Cars that sit need clean fuel, too | Fuel Facts

Photograph Courtesy RM Sotheby's

Think fuel cleanliness isn’t important for classics that don’t get driven much? Wrong. 

If anything, explains Zachary J. Santner, senior quality specialist at Sunoco, a Top Tier fuel that’s high in detergents might be even more important for an older car that spends a little extra time in the garage. 

Our story starts back in the 1990s, as new minimums for fuel additive standards allowed gasoline retailers to decrease the levels of detergents found in pump fuel. Soon after, though, the problems started: increasing reports of engine issues due to combustion chamber deposits.

So, in 2004, a group of automakers–the biggies, including GM, Ford, Toyota, Volkswagen, BMW and Mercedes-Benz–released its own standard for gasoline detergent. It was called Top Tier Detergent Gasoline, and retailers could voluntarily join the program. (A current participant list can be found at

A 2016 study by AAA aimed to see if Top Tier fuels really kept combustion chambers clean. Both Top Tier and non-Top Tier fuels were run through the same engine for 100 hours to simulate about 4000 miles of real-world driving. The engine was cleaned and freshened between fuels. Parts were weighed and inspected. 

According to AAA, the deposits from Top Tier fuels averaged 34.1 milligrams per intake valve, while the non-Top Tier fuels left behind a significantly higher average of 660.6 milligrams.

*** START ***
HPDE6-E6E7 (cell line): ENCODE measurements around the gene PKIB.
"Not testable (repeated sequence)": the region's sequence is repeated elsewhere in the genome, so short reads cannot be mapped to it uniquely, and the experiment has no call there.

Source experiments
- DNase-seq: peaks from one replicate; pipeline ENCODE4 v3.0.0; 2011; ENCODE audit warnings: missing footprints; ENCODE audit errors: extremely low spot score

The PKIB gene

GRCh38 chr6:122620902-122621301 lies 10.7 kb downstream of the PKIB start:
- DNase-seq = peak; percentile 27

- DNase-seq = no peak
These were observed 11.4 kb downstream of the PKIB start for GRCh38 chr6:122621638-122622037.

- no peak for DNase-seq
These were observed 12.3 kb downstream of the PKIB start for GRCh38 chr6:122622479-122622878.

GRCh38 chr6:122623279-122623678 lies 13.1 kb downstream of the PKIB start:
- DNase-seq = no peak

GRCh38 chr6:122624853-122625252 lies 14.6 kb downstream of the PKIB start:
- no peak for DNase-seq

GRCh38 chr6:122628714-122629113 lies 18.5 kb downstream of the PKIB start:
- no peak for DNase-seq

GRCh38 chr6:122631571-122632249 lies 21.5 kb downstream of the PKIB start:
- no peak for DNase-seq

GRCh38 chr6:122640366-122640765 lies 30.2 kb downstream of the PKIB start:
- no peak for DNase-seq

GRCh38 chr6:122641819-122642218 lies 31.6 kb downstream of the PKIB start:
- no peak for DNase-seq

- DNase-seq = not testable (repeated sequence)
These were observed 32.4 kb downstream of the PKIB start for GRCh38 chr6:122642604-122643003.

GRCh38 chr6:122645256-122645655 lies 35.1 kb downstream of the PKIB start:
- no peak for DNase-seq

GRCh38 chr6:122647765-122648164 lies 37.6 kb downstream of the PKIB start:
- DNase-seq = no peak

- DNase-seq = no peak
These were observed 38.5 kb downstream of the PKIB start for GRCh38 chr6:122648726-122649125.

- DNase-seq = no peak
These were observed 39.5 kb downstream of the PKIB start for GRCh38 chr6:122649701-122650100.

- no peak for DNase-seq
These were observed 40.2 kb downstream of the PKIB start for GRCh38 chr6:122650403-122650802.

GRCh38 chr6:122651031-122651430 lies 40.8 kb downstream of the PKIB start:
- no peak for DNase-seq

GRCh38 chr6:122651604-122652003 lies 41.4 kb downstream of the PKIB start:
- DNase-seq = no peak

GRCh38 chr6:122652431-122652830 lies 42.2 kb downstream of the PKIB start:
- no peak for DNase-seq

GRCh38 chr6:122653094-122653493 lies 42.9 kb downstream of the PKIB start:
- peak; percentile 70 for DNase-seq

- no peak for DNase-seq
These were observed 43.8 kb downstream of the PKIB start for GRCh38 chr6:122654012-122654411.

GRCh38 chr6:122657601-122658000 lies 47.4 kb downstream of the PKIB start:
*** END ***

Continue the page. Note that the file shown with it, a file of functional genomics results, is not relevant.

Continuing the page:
Those deposits found on the valves, Santner explains, come from fuel and engine oil. Fuel can contain residual gums that stick to the valves, and oil can travel past valve seals on a worn engine.

Picture an older car that’s been sitting, he continues. As it sits, a little bit of oil seeps onto the backs of the valves. When the engine is then fired up, some of that oil is burned, some is washed away by the fuel, and some gets coked onto the backs of the valves. 

A fuel high in detergent can wash away that carbon before it does damage, Santner says. “There’s enough detergent to keep things clean,” he adds of Top Tier fuels. “At Sunoco, all of our grades are Top Tier.”

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Bardan New Reader
3/1/22 12:36 p.m.

You talk about detergents going through engines. The real damage happens in the tank and fuel deleivery systems before it gets to the engine. Pump gas by virtue of environmental law has alcohol or ether in it that damages gaskets and rubber seals when the car sits around. It also attracts water to cause tank rust and corrode every metal part along the delivery path. It has an extremely short shelf life (Don't believe me, go sniff that gas can with old gas in it. 6 months and it smells like urine). 

Collector cars that are stored for months should be purged of pump gas and have racing gas or avgas without alchohol additives to keep the gaskets moist. Racing gas and avgas have a shelf life measured in years, not months.

Don't get me wrong, Sunoco has a great product, but pump gas with environmental additives and classic car storage don't go together.

didget69 New Reader
3/8/22 9:27 a.m.

In reply to Bardan :

My cars stored with sober fuel / Ethanol-free have suffered no long term storage issues...

David S. Wallens
David S. Wallens Editorial Director
3/8/22 12:21 p.m.

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